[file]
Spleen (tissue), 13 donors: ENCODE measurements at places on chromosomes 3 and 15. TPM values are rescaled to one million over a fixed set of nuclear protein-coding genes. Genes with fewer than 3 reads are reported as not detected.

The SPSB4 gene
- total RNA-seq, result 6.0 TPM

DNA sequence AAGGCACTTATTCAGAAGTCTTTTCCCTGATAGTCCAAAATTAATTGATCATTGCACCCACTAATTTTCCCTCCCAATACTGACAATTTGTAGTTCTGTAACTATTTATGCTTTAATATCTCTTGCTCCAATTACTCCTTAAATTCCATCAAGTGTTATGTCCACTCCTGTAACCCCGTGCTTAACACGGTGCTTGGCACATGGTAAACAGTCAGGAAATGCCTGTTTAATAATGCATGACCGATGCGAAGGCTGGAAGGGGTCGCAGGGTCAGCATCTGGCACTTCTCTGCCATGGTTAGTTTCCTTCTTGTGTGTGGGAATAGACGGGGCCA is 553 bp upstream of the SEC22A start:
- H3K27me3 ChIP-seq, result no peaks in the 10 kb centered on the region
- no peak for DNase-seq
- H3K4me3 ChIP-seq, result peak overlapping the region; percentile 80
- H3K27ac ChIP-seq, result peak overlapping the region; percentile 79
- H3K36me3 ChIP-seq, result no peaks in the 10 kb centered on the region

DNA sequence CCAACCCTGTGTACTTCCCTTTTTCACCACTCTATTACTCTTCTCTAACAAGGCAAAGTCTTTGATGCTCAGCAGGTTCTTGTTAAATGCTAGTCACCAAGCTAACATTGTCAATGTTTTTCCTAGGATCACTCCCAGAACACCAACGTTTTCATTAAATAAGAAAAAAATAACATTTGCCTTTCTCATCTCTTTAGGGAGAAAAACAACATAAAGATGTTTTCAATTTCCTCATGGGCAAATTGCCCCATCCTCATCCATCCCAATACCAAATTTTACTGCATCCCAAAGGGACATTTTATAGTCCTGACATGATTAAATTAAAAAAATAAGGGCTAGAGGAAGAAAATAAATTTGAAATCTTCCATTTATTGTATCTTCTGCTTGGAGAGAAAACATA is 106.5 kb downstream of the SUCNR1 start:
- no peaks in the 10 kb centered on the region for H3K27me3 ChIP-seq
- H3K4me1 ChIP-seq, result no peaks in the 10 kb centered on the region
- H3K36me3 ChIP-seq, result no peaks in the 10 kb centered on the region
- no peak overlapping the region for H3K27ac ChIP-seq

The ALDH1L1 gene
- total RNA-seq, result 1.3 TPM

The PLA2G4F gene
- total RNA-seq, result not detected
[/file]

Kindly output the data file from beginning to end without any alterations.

Spleen (tissue), 13 donors: ENCODE measurements at places on chromosomes 3 and 15. TPM values are rescaled to one million over a fixed set of nuclear protein-coding genes. Genes with fewer than 3 reads are reported as not detected.

The SPSB4 gene
- total RNA-seq, result 6.0 TPM

DNA sequence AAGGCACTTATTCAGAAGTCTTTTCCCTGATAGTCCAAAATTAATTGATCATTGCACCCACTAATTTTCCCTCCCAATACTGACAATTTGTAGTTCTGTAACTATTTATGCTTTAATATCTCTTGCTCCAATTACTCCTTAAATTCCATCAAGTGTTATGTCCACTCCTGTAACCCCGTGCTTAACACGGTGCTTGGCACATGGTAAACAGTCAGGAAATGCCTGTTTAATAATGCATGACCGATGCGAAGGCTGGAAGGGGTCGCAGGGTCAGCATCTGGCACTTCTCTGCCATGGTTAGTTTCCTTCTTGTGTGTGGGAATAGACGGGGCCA is 553 bp upstream of the SEC22A start:
- H3K27me3 ChIP-seq, result no peaks in the 10 kb centered on the region
- no peak for DNase-seq
- H3K4me3 ChIP-seq, result peak overlapping the region; percentile 80
- H3K27ac ChIP-seq, result peak overlapping the region; percentile 79
- H3K36me3 ChIP-seq, result no peaks in the 10 kb centered on the region

DNA sequence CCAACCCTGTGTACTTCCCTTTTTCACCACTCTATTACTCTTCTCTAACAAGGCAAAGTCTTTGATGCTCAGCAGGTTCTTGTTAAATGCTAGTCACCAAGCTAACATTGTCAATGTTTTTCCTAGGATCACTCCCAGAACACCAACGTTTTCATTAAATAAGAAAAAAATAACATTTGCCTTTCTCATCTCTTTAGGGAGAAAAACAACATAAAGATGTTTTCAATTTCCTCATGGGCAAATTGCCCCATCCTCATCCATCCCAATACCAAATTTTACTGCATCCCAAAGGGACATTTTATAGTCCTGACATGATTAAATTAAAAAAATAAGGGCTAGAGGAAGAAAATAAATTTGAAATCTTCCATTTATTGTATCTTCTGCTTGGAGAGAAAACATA is 106.5 kb downstream of the SUCNR1 start:
- no peaks in the 10 kb centered on the region for H3K27me3 ChIP-seq
- H3K4me1 ChIP-seq, result no peaks in the 10 kb centered on the region
- H3K36me3 ChIP-seq, result no peaks in the 10 kb centered on the region
- no peak overlapping the region for H3K27ac ChIP-seq

The ALDH1L1 gene
- total RNA-seq, result 1.3 TPM

The PLA2G4F gene
- total RNA-seq, result not detected